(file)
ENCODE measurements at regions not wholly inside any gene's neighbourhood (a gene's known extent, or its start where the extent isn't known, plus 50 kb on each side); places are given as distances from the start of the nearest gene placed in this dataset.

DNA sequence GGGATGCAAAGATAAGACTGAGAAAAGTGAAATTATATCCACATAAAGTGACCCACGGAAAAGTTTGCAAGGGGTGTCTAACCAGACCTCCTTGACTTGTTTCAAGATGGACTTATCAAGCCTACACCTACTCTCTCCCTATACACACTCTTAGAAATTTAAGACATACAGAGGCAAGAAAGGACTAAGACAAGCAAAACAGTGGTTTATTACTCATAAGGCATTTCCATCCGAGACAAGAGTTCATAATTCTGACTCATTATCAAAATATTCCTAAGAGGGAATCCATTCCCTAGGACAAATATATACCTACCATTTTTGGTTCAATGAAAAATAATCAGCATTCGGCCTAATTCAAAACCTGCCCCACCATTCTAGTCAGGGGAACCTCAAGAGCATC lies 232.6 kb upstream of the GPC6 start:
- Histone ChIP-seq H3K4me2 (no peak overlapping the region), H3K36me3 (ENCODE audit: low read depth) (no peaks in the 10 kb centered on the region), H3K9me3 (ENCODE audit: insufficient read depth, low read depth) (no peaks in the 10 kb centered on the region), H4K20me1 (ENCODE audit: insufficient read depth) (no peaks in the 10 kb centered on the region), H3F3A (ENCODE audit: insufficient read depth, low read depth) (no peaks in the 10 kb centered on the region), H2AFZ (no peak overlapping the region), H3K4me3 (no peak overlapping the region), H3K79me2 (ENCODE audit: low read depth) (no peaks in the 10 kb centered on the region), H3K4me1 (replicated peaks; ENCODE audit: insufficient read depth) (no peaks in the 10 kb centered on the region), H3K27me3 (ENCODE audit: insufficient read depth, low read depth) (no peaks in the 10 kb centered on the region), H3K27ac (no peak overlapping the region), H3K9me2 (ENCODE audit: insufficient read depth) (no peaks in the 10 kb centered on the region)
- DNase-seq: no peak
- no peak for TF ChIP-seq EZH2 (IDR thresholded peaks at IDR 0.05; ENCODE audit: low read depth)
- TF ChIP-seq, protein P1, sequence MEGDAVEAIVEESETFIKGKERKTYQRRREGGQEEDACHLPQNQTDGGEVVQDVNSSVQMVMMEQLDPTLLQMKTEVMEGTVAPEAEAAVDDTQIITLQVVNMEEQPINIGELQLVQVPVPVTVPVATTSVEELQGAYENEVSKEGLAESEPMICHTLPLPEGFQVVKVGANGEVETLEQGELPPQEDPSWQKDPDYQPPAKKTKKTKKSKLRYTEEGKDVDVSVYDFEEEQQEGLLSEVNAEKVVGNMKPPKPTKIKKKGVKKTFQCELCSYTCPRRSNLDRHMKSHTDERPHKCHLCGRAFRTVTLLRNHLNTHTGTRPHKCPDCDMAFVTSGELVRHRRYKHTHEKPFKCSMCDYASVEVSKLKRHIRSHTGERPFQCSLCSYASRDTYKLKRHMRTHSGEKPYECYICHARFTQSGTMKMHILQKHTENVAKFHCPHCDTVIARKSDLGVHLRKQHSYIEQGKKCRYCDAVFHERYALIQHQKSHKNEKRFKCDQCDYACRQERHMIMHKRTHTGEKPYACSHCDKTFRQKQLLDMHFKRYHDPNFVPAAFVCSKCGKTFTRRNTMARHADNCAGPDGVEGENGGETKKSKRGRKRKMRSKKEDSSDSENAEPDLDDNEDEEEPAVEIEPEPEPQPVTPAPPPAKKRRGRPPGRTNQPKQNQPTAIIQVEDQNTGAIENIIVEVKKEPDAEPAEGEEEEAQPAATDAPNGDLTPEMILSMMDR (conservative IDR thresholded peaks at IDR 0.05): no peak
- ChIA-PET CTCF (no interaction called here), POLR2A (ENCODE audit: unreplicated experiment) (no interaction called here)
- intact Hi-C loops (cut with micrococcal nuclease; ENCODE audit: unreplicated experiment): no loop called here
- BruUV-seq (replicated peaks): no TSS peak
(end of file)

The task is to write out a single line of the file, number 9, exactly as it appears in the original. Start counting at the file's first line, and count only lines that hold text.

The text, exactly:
- BruUV-seq (replicated peaks): no TSS peak